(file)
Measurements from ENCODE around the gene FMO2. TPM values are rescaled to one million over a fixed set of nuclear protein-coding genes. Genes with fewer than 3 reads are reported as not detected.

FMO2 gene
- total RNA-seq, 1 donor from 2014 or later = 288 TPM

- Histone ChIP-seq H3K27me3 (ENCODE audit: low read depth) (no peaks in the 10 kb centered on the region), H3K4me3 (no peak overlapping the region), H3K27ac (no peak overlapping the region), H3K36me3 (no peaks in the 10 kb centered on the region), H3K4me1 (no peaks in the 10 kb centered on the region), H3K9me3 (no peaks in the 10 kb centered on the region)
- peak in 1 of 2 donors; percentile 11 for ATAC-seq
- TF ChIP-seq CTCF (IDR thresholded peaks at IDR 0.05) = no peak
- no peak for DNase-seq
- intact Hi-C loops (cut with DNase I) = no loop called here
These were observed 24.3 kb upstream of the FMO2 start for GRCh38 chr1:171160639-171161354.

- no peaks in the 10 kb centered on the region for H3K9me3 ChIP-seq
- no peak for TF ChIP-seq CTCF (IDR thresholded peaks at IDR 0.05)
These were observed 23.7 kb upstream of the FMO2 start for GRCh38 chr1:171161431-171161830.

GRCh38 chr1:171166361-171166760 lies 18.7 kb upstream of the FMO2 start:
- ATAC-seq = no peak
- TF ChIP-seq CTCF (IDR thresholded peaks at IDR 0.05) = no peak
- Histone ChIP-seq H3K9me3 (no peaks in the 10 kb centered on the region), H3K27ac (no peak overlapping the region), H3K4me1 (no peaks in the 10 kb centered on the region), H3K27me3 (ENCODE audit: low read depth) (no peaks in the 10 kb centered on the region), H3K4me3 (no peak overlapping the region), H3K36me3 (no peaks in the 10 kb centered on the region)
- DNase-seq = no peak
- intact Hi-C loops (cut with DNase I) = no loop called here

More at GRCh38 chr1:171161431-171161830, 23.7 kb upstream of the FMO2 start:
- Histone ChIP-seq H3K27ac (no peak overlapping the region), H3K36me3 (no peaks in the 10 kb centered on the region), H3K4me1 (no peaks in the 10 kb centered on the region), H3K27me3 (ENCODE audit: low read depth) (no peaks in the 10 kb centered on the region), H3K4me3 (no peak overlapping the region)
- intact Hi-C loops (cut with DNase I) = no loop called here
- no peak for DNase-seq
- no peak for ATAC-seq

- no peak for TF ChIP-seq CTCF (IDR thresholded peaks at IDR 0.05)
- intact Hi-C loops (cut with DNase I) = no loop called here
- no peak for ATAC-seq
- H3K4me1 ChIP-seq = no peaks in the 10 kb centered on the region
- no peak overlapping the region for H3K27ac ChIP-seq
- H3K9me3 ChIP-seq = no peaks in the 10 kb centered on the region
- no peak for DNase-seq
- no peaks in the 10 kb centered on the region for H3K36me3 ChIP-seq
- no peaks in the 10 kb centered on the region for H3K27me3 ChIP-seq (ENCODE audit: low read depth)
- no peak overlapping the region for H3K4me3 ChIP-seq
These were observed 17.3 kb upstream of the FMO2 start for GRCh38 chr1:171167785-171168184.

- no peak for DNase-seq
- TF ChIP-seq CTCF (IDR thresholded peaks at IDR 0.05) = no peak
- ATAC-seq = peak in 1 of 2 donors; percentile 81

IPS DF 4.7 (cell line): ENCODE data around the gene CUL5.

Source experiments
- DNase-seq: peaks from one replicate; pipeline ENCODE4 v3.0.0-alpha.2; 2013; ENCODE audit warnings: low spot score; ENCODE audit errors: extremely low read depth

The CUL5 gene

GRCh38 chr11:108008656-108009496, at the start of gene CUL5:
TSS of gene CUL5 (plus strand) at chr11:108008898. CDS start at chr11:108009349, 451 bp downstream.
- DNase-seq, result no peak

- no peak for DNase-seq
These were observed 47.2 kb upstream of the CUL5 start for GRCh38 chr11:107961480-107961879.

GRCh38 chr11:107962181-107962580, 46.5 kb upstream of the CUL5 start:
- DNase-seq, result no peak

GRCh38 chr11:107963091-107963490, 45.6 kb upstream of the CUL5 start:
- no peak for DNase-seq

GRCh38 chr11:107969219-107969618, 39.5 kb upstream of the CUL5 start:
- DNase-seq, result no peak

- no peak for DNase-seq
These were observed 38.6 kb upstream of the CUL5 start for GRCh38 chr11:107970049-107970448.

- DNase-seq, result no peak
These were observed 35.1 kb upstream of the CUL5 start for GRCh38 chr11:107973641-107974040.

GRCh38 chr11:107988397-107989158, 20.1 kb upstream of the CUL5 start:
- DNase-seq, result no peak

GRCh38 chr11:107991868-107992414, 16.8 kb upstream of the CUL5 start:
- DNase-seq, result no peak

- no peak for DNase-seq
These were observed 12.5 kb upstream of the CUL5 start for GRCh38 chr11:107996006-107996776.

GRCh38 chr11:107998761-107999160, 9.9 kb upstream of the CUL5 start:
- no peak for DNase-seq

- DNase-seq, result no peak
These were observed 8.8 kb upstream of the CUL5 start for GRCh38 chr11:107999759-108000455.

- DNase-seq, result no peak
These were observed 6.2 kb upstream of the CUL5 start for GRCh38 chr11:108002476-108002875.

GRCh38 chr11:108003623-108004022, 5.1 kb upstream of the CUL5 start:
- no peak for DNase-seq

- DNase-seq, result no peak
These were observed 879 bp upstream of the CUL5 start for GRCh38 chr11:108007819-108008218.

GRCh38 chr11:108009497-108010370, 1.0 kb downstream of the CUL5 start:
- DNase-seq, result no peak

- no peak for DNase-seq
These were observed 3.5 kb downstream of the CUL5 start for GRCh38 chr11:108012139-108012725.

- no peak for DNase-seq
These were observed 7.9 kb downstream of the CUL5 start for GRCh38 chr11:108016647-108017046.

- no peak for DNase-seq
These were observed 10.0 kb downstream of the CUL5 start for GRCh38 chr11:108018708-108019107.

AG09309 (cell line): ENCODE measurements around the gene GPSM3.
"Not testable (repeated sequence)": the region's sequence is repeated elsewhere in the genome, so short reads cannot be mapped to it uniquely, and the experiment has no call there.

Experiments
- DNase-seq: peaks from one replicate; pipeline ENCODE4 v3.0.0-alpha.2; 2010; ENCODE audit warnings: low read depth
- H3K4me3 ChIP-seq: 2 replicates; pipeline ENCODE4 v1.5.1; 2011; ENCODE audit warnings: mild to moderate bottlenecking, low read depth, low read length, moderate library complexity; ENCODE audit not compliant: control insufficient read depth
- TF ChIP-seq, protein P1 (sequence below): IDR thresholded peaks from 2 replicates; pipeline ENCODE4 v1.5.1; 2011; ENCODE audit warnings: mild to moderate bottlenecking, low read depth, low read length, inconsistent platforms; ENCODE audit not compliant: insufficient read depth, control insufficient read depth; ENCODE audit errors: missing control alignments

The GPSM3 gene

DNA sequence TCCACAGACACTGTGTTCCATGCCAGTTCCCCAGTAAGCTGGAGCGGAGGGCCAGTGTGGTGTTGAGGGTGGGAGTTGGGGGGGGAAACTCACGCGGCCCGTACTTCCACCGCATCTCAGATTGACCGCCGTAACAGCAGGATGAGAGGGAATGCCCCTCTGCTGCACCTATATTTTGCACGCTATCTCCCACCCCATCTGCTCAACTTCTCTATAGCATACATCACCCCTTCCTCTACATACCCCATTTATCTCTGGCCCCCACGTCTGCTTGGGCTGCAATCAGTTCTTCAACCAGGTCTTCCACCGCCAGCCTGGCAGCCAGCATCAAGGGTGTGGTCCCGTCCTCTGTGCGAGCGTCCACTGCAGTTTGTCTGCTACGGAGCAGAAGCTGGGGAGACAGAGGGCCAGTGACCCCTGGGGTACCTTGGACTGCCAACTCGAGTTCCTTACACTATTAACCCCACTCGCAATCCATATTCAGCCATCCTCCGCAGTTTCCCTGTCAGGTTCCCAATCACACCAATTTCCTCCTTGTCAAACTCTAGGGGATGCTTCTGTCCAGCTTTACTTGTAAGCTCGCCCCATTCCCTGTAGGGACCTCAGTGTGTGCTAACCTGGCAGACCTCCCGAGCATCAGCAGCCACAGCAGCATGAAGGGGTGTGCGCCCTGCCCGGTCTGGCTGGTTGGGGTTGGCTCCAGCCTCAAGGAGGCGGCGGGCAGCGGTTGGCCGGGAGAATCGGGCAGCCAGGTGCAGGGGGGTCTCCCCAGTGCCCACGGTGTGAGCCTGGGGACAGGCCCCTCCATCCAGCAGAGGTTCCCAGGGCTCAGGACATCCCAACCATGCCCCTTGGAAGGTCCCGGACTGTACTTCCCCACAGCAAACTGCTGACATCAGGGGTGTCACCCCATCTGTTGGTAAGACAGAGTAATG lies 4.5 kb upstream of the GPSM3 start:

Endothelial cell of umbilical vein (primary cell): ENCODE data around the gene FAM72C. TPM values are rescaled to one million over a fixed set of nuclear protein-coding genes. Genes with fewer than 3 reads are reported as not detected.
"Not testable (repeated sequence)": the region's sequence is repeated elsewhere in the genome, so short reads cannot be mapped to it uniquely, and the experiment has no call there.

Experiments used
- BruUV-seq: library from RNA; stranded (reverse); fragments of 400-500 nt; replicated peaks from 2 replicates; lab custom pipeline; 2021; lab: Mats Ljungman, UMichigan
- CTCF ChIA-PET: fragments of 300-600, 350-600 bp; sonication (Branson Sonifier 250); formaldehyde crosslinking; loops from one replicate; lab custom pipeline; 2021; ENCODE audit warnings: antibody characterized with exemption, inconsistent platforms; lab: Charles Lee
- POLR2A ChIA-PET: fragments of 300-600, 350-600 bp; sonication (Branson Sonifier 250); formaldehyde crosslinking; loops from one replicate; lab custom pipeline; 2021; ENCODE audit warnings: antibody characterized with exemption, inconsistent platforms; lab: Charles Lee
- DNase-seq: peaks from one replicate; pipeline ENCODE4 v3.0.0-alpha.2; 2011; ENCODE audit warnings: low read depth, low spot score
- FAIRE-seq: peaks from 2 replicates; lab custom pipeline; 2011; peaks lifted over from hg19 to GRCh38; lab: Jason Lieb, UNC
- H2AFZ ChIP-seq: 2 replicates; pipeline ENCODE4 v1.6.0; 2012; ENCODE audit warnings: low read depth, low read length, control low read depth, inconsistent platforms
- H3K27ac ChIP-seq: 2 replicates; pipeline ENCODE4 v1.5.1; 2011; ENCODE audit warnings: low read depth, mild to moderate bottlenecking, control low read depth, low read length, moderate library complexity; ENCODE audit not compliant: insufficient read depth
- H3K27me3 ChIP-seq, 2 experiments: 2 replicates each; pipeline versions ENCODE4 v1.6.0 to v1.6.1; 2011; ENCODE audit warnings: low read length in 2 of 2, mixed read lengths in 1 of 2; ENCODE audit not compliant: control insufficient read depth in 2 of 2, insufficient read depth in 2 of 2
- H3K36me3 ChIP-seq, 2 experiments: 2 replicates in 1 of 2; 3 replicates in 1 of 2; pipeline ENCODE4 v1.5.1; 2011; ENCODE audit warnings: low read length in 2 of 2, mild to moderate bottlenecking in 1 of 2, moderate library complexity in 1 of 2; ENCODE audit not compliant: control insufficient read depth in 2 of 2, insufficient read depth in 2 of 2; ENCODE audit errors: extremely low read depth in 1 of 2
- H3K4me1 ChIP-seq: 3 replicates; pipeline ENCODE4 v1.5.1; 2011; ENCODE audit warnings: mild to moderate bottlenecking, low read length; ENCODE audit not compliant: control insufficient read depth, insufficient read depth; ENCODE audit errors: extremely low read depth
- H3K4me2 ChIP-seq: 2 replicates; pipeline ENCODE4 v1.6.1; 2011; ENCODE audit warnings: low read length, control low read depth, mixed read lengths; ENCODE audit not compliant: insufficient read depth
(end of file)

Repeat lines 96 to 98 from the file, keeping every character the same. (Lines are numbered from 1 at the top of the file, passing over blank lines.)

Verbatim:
- FAIRE-seq: peaks from 2 replicates; lab custom pipeline; 2011; peaks lifted over from hg19 to GRCh38; lab: Jason Lieb, UNC
- H2AFZ ChIP-seq: 2 replicates; pipeline ENCODE4 v1.6.0; 2012; ENCODE audit warnings: low read depth, low read length, control low read depth, inconsistent platforms
- H3K27ac ChIP-seq: 2 replicates; pipeline ENCODE4 v1.5.1; 2011; ENCODE audit warnings: low read depth, mild to moderate bottlenecking, control low read depth, low read length, moderate library complexity; ENCODE audit not compliant: insufficient read depth